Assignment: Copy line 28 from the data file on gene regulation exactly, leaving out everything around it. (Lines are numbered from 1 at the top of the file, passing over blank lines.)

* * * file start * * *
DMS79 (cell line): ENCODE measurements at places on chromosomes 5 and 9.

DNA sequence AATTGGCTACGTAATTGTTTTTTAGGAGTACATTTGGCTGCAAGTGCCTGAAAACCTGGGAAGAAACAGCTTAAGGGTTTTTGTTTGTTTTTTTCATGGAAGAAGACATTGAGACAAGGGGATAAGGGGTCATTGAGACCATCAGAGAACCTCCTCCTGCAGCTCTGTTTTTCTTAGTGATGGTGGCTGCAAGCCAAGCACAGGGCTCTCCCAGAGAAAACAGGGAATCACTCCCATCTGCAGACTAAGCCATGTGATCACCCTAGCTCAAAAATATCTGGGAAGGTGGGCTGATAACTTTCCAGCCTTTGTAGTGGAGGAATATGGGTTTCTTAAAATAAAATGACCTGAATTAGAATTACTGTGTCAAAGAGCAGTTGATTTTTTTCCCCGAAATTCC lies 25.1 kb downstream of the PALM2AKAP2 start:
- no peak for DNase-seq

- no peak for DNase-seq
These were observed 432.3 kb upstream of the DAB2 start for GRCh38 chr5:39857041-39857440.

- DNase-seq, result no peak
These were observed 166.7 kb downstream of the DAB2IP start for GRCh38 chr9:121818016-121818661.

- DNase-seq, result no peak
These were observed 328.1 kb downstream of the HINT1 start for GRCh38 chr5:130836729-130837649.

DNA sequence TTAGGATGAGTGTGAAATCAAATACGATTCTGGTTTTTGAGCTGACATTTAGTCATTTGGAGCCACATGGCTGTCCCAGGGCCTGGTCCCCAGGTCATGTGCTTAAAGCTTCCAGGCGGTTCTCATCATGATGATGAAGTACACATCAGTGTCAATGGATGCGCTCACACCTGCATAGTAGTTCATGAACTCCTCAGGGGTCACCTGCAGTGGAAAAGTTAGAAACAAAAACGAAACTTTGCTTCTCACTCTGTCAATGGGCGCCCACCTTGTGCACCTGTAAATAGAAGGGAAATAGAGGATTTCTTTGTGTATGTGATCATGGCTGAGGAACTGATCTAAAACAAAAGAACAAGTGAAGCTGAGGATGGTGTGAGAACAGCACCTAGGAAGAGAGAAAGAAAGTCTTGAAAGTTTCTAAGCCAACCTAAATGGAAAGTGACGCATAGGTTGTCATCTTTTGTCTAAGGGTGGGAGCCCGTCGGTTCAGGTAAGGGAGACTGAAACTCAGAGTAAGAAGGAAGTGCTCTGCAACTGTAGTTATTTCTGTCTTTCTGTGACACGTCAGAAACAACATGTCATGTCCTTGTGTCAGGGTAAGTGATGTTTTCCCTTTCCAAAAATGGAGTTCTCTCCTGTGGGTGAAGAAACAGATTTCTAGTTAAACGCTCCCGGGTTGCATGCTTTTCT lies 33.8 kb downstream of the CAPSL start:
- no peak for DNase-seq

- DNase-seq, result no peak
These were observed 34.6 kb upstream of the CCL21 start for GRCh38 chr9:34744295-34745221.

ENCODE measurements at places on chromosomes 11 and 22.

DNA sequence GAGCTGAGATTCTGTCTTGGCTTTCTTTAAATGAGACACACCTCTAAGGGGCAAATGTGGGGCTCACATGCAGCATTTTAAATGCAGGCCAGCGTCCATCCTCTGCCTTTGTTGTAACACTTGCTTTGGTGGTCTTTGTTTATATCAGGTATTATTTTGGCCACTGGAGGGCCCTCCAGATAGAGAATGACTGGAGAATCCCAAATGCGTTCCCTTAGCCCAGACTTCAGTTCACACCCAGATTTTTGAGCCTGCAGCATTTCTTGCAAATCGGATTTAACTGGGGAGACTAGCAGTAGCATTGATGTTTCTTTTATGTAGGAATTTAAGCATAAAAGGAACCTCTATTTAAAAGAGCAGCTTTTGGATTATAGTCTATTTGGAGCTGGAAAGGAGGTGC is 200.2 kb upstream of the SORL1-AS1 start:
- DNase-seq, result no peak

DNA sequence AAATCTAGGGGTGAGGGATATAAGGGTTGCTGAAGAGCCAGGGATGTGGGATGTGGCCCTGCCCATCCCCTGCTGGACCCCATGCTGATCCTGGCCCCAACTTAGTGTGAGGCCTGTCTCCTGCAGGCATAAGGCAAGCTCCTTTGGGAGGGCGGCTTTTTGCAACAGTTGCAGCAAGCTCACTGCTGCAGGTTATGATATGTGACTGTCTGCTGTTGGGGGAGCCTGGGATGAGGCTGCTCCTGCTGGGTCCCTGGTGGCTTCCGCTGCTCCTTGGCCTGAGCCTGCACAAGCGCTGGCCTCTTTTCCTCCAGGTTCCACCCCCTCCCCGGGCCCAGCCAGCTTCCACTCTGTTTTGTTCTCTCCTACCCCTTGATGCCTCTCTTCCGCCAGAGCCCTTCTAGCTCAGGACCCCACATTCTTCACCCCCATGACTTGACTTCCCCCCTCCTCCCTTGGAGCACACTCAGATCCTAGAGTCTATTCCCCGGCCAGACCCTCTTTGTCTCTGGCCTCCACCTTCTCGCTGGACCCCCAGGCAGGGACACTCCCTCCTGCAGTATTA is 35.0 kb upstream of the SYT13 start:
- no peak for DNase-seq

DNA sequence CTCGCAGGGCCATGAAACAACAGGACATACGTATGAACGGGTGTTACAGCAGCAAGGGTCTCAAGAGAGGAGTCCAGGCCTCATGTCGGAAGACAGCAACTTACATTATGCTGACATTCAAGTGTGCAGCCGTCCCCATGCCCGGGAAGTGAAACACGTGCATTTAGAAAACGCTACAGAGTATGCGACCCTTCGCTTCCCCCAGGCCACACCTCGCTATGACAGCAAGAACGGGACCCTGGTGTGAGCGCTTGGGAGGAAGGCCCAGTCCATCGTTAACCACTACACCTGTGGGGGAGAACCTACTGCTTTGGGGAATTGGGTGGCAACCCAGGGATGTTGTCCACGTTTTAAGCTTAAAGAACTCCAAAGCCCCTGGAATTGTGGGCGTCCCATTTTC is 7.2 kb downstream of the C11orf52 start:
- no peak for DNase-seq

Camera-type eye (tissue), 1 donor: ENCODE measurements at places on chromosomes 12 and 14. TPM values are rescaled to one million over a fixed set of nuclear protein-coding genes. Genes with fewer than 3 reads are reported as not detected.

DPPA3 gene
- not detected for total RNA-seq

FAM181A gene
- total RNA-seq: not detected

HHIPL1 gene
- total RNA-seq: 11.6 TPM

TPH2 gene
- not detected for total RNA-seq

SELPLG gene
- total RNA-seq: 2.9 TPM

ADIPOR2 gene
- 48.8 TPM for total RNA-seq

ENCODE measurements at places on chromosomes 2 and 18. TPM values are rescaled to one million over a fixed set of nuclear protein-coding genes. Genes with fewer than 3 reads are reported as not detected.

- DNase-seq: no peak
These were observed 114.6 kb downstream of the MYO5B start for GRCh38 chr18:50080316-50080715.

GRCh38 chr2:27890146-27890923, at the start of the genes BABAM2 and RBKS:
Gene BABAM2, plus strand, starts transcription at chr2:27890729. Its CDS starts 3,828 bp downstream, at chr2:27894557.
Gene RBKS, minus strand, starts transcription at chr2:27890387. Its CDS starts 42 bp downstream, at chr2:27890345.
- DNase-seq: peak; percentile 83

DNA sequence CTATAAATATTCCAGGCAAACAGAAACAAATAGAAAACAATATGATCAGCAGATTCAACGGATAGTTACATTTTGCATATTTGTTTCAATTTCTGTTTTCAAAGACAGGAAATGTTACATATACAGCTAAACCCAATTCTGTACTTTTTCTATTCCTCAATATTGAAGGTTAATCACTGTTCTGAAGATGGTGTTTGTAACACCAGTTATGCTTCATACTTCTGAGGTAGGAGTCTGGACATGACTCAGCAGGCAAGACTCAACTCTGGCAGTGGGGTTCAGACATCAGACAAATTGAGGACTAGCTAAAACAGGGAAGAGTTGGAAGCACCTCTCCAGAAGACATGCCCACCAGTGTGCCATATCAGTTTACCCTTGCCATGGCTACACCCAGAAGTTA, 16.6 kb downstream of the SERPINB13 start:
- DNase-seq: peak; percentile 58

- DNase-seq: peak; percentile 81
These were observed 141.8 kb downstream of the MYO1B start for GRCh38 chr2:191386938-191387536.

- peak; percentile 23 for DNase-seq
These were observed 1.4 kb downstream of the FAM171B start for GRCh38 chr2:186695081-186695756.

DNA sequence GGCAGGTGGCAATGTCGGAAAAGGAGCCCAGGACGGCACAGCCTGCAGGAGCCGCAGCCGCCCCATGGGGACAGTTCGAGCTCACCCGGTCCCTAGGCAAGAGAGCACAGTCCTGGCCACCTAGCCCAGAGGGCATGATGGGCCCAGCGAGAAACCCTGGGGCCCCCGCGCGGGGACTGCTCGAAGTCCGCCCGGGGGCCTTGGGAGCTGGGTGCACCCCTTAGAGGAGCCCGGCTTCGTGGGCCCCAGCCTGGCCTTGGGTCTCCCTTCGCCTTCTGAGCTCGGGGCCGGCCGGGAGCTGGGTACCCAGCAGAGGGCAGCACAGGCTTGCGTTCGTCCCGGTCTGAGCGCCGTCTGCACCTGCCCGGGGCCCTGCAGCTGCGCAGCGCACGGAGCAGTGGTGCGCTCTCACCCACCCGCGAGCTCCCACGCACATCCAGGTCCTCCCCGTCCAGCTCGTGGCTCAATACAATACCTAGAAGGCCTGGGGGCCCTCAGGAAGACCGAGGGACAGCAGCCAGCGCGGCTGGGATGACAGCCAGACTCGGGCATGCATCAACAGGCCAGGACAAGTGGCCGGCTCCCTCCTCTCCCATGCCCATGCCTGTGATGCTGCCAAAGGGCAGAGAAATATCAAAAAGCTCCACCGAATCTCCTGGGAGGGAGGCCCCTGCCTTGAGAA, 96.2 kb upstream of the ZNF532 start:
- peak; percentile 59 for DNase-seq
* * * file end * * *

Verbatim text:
TPH2 gene